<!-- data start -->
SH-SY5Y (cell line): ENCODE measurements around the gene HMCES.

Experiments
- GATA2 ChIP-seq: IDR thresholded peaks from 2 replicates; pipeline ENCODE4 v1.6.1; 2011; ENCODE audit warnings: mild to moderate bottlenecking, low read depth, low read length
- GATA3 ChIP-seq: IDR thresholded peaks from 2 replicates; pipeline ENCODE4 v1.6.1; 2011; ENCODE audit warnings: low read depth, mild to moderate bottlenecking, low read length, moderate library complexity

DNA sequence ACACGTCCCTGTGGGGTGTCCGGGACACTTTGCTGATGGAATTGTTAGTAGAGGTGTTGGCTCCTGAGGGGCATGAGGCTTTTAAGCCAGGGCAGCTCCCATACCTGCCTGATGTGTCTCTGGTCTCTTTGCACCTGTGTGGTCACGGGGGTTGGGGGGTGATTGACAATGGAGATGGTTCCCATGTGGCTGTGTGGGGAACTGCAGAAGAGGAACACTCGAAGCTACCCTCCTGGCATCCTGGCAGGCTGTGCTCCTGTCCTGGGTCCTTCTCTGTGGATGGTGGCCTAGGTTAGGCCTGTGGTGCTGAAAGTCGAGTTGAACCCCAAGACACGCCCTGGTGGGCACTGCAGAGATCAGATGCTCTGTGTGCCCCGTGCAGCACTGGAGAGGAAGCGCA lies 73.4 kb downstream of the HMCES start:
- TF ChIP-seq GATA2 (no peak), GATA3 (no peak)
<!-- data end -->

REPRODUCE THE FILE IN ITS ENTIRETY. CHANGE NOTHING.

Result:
SH-SY5Y (cell line): ENCODE measurements around the gene HMCES.

Experiments
- GATA2 ChIP-seq: IDR thresholded peaks from 2 replicates; pipeline ENCODE4 v1.6.1; 2011; ENCODE audit warnings: mild to moderate bottlenecking, low read depth, low read length
- GATA3 ChIP-seq: IDR thresholded peaks from 2 replicates; pipeline ENCODE4 v1.6.1; 2011; ENCODE audit warnings: low read depth, mild to moderate bottlenecking, low read length, moderate library complexity

DNA sequence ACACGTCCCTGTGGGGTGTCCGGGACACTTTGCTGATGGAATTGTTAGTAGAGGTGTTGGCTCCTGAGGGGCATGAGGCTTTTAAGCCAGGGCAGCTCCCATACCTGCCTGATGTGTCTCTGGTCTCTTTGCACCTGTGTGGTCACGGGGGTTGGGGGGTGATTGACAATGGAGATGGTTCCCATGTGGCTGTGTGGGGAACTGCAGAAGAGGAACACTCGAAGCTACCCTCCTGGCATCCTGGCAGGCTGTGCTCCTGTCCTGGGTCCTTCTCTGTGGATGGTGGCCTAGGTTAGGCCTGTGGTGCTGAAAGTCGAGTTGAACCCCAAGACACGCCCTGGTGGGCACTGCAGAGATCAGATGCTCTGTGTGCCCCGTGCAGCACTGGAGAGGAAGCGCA lies 73.4 kb downstream of the HMCES start:
- TF ChIP-seq GATA2 (no peak), GATA3 (no peak)